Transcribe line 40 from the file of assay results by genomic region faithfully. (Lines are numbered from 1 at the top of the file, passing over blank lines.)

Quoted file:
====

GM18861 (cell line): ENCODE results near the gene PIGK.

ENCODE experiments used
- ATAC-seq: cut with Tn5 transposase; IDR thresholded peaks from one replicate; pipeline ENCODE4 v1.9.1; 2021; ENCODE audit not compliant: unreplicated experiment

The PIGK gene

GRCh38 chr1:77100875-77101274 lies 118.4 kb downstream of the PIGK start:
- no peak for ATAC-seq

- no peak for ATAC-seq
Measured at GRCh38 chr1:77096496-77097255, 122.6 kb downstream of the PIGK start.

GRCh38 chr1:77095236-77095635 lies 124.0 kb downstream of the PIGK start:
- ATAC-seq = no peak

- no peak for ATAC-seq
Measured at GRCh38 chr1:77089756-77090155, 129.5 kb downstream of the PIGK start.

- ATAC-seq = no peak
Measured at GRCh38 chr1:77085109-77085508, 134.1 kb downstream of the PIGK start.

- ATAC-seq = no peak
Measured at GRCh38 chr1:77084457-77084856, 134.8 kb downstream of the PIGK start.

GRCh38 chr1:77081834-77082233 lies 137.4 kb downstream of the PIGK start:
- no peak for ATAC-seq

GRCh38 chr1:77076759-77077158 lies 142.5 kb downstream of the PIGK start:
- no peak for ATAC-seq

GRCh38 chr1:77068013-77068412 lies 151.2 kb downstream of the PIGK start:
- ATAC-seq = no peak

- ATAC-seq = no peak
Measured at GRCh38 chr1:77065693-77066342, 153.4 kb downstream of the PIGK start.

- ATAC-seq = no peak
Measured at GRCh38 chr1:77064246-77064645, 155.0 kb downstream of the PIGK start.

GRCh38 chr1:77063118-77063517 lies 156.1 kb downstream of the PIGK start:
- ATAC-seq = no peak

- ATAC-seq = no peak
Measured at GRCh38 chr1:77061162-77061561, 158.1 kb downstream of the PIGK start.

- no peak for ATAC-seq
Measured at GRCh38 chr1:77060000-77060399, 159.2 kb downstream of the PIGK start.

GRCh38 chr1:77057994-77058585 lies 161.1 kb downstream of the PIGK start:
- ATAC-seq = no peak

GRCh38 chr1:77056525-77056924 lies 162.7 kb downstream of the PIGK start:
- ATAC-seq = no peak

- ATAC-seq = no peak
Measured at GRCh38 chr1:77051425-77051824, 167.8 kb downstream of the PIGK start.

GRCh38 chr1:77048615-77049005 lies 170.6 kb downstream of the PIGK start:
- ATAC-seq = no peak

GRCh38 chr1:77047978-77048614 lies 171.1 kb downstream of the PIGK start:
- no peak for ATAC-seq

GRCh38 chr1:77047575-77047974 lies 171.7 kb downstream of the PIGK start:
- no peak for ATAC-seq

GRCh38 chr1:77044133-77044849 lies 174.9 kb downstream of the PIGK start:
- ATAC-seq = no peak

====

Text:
- ATAC-seq = no peak